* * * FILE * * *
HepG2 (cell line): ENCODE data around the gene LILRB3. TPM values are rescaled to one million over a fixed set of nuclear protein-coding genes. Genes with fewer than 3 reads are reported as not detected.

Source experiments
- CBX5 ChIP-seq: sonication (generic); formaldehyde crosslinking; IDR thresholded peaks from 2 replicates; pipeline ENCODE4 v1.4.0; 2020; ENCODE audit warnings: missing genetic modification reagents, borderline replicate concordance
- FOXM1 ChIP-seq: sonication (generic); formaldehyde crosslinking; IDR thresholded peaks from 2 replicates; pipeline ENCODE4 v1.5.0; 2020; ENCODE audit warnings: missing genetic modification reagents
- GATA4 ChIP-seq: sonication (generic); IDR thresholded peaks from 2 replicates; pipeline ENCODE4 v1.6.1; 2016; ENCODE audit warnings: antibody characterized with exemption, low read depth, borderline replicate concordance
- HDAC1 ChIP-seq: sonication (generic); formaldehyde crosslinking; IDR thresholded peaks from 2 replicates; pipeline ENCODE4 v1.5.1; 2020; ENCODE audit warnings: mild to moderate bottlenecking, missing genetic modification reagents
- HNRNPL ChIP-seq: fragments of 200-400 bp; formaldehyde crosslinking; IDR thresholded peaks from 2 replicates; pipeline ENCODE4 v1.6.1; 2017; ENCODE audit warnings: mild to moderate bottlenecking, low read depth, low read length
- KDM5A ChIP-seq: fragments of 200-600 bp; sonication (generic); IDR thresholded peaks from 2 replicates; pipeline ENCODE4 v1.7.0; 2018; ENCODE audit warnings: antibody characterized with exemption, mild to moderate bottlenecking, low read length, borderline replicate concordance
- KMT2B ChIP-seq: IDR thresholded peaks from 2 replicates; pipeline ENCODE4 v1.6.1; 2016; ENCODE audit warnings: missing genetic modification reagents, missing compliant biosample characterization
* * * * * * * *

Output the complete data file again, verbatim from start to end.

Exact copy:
HepG2 (cell line): ENCODE data around the gene LILRB3. TPM values are rescaled to one million over a fixed set of nuclear protein-coding genes. Genes with fewer than 3 reads are reported as not detected.

Source experiments
- CBX5 ChIP-seq: sonication (generic); formaldehyde crosslinking; IDR thresholded peaks from 2 replicates; pipeline ENCODE4 v1.4.0; 2020; ENCODE audit warnings: missing genetic modification reagents, borderline replicate concordance
- FOXM1 ChIP-seq: sonication (generic); formaldehyde crosslinking; IDR thresholded peaks from 2 replicates; pipeline ENCODE4 v1.5.0; 2020; ENCODE audit warnings: missing genetic modification reagents
- GATA4 ChIP-seq: sonication (generic); IDR thresholded peaks from 2 replicates; pipeline ENCODE4 v1.6.1; 2016; ENCODE audit warnings: antibody characterized with exemption, low read depth, borderline replicate concordance
- HDAC1 ChIP-seq: sonication (generic); formaldehyde crosslinking; IDR thresholded peaks from 2 replicates; pipeline ENCODE4 v1.5.1; 2020; ENCODE audit warnings: mild to moderate bottlenecking, missing genetic modification reagents
- HNRNPL ChIP-seq: fragments of 200-400 bp; formaldehyde crosslinking; IDR thresholded peaks from 2 replicates; pipeline ENCODE4 v1.6.1; 2017; ENCODE audit warnings: mild to moderate bottlenecking, low read depth, low read length
- KDM5A ChIP-seq: fragments of 200-600 bp; sonication (generic); IDR thresholded peaks from 2 replicates; pipeline ENCODE4 v1.7.0; 2018; ENCODE audit warnings: antibody characterized with exemption, mild to moderate bottlenecking, low read length, borderline replicate concordance
- KMT2B ChIP-seq: IDR thresholded peaks from 2 replicates; pipeline ENCODE4 v1.6.1; 2016; ENCODE audit warnings: missing genetic modification reagents, missing compliant biosample characterization